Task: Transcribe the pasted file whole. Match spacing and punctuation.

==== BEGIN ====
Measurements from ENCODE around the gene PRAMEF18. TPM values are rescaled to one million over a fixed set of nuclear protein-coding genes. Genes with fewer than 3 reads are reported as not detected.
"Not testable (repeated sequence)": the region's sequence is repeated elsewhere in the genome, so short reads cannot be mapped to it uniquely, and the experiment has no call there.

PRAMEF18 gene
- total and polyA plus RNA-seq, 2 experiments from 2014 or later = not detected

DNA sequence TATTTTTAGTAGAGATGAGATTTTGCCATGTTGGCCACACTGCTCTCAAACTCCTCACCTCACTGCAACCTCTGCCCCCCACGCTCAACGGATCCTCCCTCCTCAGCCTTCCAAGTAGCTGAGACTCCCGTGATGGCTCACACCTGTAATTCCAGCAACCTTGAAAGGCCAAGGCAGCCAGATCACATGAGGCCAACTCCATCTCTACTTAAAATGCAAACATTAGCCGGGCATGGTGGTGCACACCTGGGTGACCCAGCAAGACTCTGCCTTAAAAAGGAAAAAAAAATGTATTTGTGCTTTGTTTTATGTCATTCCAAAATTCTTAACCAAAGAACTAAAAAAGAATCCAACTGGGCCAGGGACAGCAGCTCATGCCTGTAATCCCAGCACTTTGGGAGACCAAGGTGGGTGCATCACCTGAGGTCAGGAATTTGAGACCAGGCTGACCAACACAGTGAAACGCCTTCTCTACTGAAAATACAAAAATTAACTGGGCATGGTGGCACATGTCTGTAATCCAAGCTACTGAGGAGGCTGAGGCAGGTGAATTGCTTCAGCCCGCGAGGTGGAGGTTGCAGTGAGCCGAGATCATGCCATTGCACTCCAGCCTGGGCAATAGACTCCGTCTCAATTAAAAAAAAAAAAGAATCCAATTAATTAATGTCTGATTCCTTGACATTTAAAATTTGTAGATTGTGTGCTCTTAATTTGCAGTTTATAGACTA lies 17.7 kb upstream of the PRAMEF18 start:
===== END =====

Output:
Measurements from ENCODE around the gene PRAMEF18. TPM values are rescaled to one million over a fixed set of nuclear protein-coding genes. Genes with fewer than 3 reads are reported as not detected.
"Not testable (repeated sequence)": the region's sequence is repeated elsewhere in the genome, so short reads cannot be mapped to it uniquely, and the experiment has no call there.

PRAMEF18 gene
- total and polyA plus RNA-seq, 2 experiments from 2014 or later = not detected

DNA sequence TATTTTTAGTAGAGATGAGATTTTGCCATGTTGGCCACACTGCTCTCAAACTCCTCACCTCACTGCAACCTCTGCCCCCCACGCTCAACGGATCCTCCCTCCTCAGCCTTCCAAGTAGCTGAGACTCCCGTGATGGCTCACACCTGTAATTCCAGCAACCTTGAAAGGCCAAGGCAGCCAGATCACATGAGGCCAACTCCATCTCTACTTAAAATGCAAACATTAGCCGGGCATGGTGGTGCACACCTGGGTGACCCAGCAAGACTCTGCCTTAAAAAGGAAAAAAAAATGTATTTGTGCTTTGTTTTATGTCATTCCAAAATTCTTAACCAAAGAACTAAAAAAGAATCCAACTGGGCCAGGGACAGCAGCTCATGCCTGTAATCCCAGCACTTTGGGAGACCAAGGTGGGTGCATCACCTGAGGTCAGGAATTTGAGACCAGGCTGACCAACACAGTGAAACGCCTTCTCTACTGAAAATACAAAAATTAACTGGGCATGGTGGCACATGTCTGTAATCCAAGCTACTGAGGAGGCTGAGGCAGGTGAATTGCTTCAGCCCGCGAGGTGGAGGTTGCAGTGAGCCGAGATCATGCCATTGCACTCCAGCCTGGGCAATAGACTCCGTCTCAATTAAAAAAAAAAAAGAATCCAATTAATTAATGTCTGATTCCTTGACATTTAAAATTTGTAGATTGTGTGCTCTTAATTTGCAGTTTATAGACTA lies 17.7 kb upstream of the PRAMEF18 start: